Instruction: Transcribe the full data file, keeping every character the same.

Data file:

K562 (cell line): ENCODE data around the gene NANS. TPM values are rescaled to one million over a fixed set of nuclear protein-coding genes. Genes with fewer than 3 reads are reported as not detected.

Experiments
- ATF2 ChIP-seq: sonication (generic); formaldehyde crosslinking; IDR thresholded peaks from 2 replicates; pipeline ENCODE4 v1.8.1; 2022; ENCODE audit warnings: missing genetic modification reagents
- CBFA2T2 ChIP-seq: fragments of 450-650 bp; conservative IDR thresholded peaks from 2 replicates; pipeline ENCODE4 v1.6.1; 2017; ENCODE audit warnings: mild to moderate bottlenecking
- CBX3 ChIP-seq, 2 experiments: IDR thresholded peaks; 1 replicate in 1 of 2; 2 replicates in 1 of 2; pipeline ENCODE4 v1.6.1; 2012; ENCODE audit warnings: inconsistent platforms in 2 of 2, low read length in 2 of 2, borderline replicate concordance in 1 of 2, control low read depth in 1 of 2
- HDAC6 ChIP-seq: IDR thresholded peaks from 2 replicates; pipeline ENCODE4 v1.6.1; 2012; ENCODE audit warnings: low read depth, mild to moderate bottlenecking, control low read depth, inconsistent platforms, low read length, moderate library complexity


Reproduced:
K562 (cell line): ENCODE data around the gene NANS. TPM values are rescaled to one million over a fixed set of nuclear protein-coding genes. Genes with fewer than 3 reads are reported as not detected.

Experiments
- ATF2 ChIP-seq: sonication (generic); formaldehyde crosslinking; IDR thresholded peaks from 2 replicates; pipeline ENCODE4 v1.8.1; 2022; ENCODE audit warnings: missing genetic modification reagents
- CBFA2T2 ChIP-seq: fragments of 450-650 bp; conservative IDR thresholded peaks from 2 replicates; pipeline ENCODE4 v1.6.1; 2017; ENCODE audit warnings: mild to moderate bottlenecking
- CBX3 ChIP-seq, 2 experiments: IDR thresholded peaks; 1 replicate in 1 of 2; 2 replicates in 1 of 2; pipeline ENCODE4 v1.6.1; 2012; ENCODE audit warnings: inconsistent platforms in 2 of 2, low read length in 2 of 2, borderline replicate concordance in 1 of 2, control low read depth in 1 of 2
- HDAC6 ChIP-seq: IDR thresholded peaks from 2 replicates; pipeline ENCODE4 v1.6.1; 2012; ENCODE audit warnings: low read depth, mild to moderate bottlenecking, control low read depth, inconsistent platforms, low read length, moderate library complexity